The Arab Center for Research and Policy Studies’ Iranian Studies Unit in Doha hosted Nasser Hadian, professor of Political Sciences at the University of Tehran on 21 December 2020 for a lecture on “Iranian Foreign and Security Policies in the Post-Trump Era,” chaired by Mehran Kamrava, head of the unit and Professor of Government at Georgetown University in Qatar.
Hadian stated that “President-elect Biden will go all out for multilateralism and pay more attention to diplomacy” compared to Trump. However, he further explained, Biden’s presidency has positive and negative impacts on Iran. One of the positive aspects is that Biden is a rational player and considers the costs and benefits of his actions. The negative aspect of Biden’s presidency is that he can apply pressure on Iran more effectively than his predecessor.
On the use of sanctions against Iran, Hadian said that “sanctions will continue to remain an important tool in American foreign policy toolbox.” He stressed that in relation to Iran Biden cannot postpone addressing the issue of the Joint Comprehensive Plan of Action (JCPOA) and would have to quickly deal with it. and. Hadian further argued that the Iranian Majles has already passed a law obliging the government to take measures to increase the country’s nuclear enrichment capacity.
According to Hadian, Iran is engaging in what he called “constructive ambiguity” by gradually reducing its commitments to the JCPOA. Therefore, Biden is faced with a difficult dilemma of either threatening war with Iran or letting the country develop the bomb. This leaves little choice for the new US administration but to go back to the JCPOA despite pressures from regional countries and from within Washington. In Iran, he continued, there are also spoilers who do not want the US to go back to the JCPOA and would prefer the status quo, as they look at the issue through an ideological lens. Hadian argued that “the mistrust of America is rooted in the ideological orientation” of the so-called Principlists, who have long opposed any negotiations over the country’s nuclear program.
Reformists and moderates in Iran, according to Hadian, believe that a return to the JCPOA needs to happen now. If this were to take place, the reformists will have a good chance of winning the upcoming 2021 presidential elections in Iran. A resumption of negotiations will have “at least psychological impact inside Iran, if not in real terms, as people would think we are moving forward in the right direction and would question why they should vote for a Principlist,” Hadian said.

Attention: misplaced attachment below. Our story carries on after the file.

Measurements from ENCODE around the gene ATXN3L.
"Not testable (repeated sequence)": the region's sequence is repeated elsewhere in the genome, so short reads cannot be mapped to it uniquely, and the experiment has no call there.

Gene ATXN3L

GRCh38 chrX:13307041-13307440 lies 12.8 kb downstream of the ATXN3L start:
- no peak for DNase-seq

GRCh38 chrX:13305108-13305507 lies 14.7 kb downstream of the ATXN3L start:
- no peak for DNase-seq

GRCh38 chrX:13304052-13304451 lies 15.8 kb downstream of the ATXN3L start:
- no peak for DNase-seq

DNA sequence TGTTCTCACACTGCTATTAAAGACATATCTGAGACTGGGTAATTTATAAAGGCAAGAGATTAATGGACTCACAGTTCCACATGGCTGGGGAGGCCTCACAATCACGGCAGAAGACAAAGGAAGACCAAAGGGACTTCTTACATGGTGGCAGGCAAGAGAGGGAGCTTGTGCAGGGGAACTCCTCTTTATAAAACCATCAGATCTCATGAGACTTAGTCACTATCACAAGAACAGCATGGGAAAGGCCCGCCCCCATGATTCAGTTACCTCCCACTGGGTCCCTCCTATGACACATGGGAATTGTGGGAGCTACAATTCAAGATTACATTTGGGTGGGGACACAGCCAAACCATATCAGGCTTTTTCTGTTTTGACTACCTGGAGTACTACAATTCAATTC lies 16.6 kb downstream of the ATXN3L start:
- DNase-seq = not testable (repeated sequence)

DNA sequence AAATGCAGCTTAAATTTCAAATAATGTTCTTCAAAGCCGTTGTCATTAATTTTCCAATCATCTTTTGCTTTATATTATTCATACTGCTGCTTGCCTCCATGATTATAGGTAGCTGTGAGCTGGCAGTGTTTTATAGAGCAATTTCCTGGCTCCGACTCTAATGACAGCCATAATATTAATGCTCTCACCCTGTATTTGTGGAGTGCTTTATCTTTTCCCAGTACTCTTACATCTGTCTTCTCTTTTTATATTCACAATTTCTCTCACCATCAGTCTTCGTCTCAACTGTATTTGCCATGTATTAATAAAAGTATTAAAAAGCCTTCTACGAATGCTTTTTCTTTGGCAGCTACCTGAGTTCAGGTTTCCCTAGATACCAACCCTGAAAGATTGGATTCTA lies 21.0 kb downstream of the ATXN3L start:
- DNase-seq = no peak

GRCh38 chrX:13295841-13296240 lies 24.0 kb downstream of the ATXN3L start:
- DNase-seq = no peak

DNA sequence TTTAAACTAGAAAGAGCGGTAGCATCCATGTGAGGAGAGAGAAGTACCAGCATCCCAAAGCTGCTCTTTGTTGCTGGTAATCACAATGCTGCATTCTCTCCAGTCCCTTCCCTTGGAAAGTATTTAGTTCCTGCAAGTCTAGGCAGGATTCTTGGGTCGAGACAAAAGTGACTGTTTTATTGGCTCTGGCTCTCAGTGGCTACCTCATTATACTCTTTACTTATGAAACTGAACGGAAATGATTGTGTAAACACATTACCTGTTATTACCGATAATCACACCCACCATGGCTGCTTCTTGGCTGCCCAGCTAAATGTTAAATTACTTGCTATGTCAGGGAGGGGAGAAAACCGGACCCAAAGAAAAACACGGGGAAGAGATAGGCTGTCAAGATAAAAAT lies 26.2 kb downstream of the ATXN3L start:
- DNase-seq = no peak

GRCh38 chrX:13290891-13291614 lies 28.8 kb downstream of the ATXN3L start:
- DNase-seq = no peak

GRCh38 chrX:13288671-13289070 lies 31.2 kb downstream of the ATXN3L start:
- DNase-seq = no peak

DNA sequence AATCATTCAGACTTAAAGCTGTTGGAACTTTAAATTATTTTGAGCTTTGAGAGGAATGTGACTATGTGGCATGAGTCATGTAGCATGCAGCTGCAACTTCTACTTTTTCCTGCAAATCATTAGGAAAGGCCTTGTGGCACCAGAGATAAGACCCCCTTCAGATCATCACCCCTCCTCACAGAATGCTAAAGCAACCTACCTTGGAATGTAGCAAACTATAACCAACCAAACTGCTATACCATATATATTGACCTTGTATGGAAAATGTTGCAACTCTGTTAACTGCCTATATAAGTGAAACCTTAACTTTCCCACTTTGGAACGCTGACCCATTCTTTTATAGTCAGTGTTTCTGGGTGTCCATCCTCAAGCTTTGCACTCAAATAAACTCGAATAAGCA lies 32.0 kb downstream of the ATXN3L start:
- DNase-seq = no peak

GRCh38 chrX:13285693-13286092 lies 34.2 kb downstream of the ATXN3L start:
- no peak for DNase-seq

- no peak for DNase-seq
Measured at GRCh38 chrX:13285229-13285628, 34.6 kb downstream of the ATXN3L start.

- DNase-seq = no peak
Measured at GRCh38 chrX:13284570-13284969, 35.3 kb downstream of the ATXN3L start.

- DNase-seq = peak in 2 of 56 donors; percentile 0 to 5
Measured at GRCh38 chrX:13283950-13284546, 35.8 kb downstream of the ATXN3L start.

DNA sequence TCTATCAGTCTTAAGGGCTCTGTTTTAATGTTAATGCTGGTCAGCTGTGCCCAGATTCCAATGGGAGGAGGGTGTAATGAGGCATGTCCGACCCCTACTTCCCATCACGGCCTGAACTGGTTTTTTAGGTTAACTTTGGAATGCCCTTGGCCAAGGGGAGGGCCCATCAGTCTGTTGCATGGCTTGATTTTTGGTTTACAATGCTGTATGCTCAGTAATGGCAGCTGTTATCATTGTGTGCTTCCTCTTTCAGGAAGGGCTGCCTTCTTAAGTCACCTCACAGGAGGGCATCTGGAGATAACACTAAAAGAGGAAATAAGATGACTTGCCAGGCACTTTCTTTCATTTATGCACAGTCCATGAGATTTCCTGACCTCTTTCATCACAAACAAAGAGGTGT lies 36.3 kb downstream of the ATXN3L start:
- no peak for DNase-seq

Hadian also reflected on Iran-China relations and highlighted that, within the political elites, there is a consensus that Iran needs to get closer to China. Iran has already signaled to China that no matter what happens, the ties between the two will remain intact. However, the extent to which Iran should get closer to China is debated within Iranian policy circles. One group believes that Iran needs to get strategically close to China, while others want Iran to get close but not fully enter China’s orbit. Hadian predicted that “the first group cannot win, and Iran will be close to China but not in the orbit of China.”
Hadian also discussed the impact of the US administration on Iran’s relations with Europe. He stated that “President Trump has clearly demonstrated that the United States can impose its will on the world” and that “Europe is almost irrelevant to Iran’s strategic calculus.” He noted that the post-Trump era would be important to Iran in determining how close it should get to China and Europe, and what it can expect from the US, Russia, and Europe.
Finally, on the security of the Gulf region, Hadian observed that the smaller states would not accept a security arrangement without the presence of external powers. “In order to address that issue, we need external players, and the only country that the majority of these countries trust is the United States.” However, Iran is unlikely to agree to such an arrangement without some form of Russian regional presence. Hadian stressed that at the formal level both the US and Russia need to be present, if there is to be a security arrangement in the Gulf region. Informally, according to Hadian, China will be the most important player in the future for the security of the region.
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